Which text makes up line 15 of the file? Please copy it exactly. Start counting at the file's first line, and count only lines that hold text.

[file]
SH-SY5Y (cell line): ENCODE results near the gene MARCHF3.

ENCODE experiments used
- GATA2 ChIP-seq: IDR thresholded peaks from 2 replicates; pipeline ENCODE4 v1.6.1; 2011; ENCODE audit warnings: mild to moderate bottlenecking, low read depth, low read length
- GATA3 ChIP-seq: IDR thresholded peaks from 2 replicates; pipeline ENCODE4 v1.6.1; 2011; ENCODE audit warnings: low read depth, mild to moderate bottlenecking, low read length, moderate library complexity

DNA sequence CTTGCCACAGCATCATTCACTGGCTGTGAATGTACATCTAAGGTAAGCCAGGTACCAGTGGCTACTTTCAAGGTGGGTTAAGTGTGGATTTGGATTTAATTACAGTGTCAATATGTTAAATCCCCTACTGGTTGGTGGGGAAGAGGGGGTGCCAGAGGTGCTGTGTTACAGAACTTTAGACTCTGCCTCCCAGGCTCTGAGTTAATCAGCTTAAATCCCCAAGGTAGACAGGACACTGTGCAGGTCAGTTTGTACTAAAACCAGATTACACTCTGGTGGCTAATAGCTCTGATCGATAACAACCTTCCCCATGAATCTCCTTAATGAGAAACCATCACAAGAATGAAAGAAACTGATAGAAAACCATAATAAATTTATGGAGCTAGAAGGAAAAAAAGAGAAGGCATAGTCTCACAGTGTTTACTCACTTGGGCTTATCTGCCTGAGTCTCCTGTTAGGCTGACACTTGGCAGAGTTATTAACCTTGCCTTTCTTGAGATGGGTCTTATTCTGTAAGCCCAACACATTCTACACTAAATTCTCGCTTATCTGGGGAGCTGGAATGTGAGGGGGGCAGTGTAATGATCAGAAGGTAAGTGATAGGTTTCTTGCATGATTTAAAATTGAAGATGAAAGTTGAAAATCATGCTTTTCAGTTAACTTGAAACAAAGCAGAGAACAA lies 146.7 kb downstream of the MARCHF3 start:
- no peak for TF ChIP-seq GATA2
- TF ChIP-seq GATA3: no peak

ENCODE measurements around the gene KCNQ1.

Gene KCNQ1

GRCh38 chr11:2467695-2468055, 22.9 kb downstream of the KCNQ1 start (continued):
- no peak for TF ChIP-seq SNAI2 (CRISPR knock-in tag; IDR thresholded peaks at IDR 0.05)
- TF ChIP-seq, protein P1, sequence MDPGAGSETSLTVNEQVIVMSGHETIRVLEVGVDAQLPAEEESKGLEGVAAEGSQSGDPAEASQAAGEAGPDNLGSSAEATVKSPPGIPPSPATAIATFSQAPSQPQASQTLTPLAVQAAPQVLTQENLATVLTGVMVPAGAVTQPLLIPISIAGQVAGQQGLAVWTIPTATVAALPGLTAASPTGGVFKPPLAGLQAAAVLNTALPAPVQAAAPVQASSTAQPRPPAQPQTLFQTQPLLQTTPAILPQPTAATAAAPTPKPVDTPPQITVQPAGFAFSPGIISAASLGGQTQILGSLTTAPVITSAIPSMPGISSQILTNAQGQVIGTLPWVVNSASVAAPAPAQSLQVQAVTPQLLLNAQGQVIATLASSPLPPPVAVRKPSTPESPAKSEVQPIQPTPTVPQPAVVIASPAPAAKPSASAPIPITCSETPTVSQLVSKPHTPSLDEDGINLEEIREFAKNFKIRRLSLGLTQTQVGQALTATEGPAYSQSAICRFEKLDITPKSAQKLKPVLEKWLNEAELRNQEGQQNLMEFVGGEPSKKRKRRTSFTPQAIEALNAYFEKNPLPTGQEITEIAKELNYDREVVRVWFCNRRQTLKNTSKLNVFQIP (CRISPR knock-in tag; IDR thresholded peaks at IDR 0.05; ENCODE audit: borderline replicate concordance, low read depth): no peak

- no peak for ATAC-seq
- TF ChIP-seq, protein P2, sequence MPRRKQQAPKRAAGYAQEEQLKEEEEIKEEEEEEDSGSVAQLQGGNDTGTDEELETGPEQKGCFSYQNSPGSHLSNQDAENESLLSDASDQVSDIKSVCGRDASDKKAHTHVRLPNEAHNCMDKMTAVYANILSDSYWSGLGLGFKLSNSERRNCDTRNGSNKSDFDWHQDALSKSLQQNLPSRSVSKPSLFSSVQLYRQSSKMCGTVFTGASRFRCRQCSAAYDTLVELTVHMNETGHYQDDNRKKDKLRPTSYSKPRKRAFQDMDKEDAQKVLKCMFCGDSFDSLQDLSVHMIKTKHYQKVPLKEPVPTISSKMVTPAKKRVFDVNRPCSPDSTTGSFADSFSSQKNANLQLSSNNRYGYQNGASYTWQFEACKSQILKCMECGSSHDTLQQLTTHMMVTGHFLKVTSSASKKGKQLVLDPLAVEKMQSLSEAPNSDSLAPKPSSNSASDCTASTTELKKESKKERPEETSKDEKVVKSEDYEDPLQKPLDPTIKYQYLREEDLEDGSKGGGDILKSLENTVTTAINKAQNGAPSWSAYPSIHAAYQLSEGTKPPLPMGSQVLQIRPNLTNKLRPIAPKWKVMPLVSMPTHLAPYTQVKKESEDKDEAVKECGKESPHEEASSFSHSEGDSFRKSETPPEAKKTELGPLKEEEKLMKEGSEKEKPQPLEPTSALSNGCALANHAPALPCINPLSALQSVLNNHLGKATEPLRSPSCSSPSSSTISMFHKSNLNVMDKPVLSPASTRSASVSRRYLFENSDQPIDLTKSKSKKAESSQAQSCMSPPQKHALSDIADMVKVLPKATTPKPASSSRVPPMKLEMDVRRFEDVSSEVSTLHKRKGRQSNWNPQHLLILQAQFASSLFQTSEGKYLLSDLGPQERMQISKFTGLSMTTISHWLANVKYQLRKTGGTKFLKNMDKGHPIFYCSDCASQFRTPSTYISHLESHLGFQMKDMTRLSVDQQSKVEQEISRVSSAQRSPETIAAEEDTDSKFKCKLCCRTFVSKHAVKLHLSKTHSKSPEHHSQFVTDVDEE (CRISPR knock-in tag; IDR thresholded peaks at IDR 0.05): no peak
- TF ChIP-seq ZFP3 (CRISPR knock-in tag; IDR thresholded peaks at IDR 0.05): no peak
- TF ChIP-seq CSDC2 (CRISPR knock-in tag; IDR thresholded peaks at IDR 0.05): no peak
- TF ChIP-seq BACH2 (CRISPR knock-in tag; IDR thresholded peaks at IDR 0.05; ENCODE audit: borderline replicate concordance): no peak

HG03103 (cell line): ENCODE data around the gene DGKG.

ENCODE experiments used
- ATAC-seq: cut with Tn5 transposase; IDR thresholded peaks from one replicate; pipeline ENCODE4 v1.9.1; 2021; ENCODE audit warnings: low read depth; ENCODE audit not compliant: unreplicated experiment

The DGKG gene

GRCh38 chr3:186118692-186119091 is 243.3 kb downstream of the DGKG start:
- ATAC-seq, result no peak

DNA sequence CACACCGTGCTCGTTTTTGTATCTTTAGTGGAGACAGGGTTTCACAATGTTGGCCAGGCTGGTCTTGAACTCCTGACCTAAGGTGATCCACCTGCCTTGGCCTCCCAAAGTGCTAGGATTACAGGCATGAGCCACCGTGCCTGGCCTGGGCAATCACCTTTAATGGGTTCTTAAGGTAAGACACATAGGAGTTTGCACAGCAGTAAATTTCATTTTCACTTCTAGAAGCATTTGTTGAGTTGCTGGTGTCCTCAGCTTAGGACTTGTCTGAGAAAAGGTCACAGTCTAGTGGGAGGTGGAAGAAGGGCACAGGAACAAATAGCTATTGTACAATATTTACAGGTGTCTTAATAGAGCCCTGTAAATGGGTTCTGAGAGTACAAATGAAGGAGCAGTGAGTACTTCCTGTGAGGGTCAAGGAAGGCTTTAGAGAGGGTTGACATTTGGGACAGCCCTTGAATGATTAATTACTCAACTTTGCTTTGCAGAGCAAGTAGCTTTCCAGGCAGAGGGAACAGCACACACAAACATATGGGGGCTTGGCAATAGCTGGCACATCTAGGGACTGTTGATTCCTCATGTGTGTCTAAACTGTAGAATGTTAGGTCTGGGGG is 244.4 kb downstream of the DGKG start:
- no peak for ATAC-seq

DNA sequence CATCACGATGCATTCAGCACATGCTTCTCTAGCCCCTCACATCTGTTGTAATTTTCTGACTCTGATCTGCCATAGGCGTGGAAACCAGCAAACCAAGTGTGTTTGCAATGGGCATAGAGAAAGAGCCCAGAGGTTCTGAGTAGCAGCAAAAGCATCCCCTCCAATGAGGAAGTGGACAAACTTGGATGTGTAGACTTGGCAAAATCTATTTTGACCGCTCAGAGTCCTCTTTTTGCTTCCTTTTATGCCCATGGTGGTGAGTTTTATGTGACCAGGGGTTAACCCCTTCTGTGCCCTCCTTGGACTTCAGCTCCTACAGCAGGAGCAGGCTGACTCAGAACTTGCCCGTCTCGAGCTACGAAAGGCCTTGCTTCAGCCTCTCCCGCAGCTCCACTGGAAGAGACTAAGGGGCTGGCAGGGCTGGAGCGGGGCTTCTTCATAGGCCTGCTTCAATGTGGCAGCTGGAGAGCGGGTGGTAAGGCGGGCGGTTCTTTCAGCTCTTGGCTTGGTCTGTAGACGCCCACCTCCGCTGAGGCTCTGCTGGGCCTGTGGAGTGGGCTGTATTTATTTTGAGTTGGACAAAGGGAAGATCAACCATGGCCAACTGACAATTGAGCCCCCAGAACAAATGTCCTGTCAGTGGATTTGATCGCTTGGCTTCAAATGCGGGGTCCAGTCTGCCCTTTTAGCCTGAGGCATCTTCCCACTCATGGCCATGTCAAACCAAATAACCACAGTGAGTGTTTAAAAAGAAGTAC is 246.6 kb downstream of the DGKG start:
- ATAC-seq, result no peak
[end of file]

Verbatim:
- TF ChIP-seq ZFP3 (CRISPR knock-in tag; IDR thresholded peaks at IDR 0.05): no peak